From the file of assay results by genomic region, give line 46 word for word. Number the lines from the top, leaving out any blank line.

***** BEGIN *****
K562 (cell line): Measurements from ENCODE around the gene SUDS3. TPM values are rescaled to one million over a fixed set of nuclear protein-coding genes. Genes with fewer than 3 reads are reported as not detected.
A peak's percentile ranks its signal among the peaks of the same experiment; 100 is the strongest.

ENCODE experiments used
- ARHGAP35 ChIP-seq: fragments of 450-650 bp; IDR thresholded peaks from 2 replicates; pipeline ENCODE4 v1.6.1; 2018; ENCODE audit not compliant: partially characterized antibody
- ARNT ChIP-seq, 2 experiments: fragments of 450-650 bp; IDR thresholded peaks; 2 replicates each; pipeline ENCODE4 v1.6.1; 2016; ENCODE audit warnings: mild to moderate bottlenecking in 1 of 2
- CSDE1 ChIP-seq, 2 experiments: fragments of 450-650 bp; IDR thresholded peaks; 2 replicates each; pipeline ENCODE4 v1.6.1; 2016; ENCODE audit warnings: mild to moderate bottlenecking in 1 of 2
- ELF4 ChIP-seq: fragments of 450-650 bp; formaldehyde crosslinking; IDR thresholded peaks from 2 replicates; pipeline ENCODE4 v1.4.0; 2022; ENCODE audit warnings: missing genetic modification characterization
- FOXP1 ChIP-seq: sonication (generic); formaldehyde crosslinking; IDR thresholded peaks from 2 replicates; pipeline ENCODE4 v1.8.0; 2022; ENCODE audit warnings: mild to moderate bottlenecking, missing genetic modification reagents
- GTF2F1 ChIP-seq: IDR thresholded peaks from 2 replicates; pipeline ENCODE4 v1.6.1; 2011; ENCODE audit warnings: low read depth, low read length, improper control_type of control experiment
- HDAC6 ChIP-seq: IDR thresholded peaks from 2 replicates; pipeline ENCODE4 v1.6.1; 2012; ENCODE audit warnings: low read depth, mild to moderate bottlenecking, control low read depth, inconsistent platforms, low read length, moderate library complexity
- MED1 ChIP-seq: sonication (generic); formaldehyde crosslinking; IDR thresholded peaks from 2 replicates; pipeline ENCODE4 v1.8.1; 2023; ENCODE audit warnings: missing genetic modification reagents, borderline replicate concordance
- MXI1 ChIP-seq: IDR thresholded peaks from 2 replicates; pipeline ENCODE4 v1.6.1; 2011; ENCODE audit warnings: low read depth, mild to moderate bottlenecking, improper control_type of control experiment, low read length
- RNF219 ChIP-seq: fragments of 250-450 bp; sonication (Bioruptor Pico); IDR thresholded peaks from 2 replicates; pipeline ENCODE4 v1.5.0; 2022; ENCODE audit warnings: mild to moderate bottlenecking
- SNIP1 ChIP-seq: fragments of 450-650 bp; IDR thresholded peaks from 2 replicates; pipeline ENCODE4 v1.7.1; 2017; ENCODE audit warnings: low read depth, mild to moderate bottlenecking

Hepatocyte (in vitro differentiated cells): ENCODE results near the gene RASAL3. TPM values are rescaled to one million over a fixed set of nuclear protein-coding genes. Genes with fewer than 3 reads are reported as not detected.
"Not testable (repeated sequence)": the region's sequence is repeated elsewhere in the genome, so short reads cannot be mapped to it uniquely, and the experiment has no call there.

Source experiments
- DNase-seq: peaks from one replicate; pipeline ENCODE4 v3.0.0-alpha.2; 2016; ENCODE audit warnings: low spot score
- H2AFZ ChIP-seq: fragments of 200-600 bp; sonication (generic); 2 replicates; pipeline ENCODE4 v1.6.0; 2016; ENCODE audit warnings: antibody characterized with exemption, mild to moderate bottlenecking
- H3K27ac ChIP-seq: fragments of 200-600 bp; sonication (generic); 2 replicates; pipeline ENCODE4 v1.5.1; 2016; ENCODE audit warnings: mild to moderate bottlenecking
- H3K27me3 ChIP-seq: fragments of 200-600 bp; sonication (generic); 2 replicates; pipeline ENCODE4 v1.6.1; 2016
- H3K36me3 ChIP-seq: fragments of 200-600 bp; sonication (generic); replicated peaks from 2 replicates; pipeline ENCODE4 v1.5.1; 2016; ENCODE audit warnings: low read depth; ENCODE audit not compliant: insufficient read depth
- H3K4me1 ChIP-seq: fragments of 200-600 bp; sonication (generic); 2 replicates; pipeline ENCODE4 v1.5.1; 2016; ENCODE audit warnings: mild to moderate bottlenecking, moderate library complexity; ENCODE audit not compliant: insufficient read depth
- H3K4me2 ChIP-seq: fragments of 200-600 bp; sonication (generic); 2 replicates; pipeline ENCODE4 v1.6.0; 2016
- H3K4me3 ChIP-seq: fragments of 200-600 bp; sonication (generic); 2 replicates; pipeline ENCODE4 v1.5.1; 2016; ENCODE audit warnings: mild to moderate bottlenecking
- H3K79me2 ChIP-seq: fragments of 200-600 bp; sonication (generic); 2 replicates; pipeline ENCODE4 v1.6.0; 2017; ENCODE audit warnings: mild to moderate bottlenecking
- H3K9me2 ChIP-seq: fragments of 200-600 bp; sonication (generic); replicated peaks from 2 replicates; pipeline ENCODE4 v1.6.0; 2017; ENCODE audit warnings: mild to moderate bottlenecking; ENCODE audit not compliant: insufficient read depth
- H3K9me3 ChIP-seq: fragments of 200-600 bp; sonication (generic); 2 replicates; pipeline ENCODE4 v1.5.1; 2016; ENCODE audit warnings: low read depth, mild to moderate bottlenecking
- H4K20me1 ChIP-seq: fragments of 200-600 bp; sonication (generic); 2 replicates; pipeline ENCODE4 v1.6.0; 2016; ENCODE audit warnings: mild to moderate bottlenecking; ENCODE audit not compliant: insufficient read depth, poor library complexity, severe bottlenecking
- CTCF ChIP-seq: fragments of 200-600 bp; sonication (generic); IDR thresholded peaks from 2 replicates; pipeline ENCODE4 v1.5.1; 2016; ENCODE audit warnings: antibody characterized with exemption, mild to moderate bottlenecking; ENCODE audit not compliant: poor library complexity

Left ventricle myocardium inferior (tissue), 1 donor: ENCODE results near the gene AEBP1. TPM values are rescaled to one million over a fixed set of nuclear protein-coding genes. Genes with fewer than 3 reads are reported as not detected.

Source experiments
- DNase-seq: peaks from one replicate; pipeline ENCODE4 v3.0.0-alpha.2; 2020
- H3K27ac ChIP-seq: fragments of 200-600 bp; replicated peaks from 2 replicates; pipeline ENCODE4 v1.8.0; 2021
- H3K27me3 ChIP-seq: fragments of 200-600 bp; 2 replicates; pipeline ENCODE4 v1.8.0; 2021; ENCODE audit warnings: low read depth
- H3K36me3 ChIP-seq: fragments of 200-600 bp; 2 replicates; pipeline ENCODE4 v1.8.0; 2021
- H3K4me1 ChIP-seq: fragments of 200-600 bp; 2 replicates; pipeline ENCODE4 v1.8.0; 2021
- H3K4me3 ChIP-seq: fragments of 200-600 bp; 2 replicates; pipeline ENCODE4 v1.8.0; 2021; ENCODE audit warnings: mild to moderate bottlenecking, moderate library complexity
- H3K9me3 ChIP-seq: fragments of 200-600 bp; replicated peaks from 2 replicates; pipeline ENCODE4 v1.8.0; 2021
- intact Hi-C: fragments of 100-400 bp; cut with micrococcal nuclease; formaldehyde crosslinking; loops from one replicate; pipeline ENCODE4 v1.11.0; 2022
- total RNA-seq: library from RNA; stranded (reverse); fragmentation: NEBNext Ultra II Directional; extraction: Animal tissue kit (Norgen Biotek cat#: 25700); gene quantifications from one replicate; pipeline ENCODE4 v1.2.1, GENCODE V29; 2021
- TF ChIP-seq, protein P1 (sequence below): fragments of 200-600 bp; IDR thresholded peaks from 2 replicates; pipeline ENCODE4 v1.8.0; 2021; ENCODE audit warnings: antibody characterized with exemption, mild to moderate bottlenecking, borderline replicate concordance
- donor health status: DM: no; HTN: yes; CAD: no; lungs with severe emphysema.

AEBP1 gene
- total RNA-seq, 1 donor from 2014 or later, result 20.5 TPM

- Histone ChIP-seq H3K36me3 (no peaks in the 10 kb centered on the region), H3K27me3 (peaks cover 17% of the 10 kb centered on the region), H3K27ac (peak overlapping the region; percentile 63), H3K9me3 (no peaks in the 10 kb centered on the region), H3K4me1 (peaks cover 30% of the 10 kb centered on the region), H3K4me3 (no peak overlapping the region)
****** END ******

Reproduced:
- Histone ChIP-seq H3K36me3 (no peaks in the 10 kb centered on the region), H3K27me3 (peaks cover 17% of the 10 kb centered on the region), H3K27ac (peak overlapping the region; percentile 63), H3K9me3 (no peaks in the 10 kb centered on the region), H3K4me1 (peaks cover 30% of the 10 kb centered on the region), H3K4me3 (no peak overlapping the region)